The Tele-Teddy Tax Refund Coming to 2006 Tax Returns
Most people probably think that once a new tax was enacted it will never be repealed. Well, here is the exception: The Federal Telephone Excise Tax. This tax was enacted by Teddy Roosevelt way back in 1898 to pay for the Spanish American War. It was based on the how long you talked on the phone and how far away you were geographically from the person at the other end of the line. I like to think of it as the Tele-Teddy Tax!
The Federal Telephone Excise Tax stopped appearing on your phone bill as of August 1, 2006 after the federal government lost a series of court cases. And now the IRS is going to refund the taxes you paid with your phone bill between February 2003 and August 2006! As everything with the IRS, the devil is in the details.
There are two ways you can request a refund: a safe harbor amount or the actual amount.
The safe harbor amount is based on the number of exemptions you claim on your federal tax return. The beauty of this method is that it’s simple for both you and the IRS as no documentation is required. The refund will be between $30 and $60. It can be claimed on your personal return or, if you’re not otherwise required to file, you can request the refund on a new form 1040EZ-T.
The actual amount is going to be a little trickier to claim because you need to have documentation to justify the amount claimed. You’ll need to decide which the best method is for you. But based on analysis of my own phone bills, if you have more than one line you will likely do better claiming the actual amount. Provided you can dig up your phone bills dated February 1, 2003 to August 1, 2006. You need to find the line “Federal Tax” or “Federal Excise Tax @ 3%” on each bill. If you have more than one phone line, it may be listed separately for each line.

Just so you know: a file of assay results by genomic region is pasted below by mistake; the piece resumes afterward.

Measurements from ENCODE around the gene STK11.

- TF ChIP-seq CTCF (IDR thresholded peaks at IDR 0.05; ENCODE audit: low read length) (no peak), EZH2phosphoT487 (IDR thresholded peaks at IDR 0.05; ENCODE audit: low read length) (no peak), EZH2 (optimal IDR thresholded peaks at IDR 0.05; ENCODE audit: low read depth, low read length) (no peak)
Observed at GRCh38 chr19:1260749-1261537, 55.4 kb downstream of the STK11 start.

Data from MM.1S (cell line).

If you own a business the rules are a little trickier. As of now there is no safe harbor amount for companies and other entities. This will be a big headache of lots of companies, large and small, that will have to dig up their old phone bills. The other little tidbit is business will have to declare the refund and any interest received on their tax return for the year they receive the refund, likely 2007.
I know that’s a little twisted but here’s the tax logic. The business deducted the amount of the tax as part of their telephone expense in previous years. This reduced its taxable income and therefore its tax liability. From an income tax perspective, this tax refund is more like getting a refund from your telephone company which originally collected the tax. Anytime you receive a refund for a previously tax deductible expense it is income in the year the refund was received.
If you receive interest on your refund you will need to claim that interest as income for the year you receive it, likely 2007 in this case.
I’ll keep an eye on this and post any updates the IRS provides as filing time gets closer. In the meantime, start digging up those old phone bills. It would be nice if phone carriers tallied up the amount each customer paid in the federal excise tax and noted it on end of year statements. But I wouldn’t hold your breath.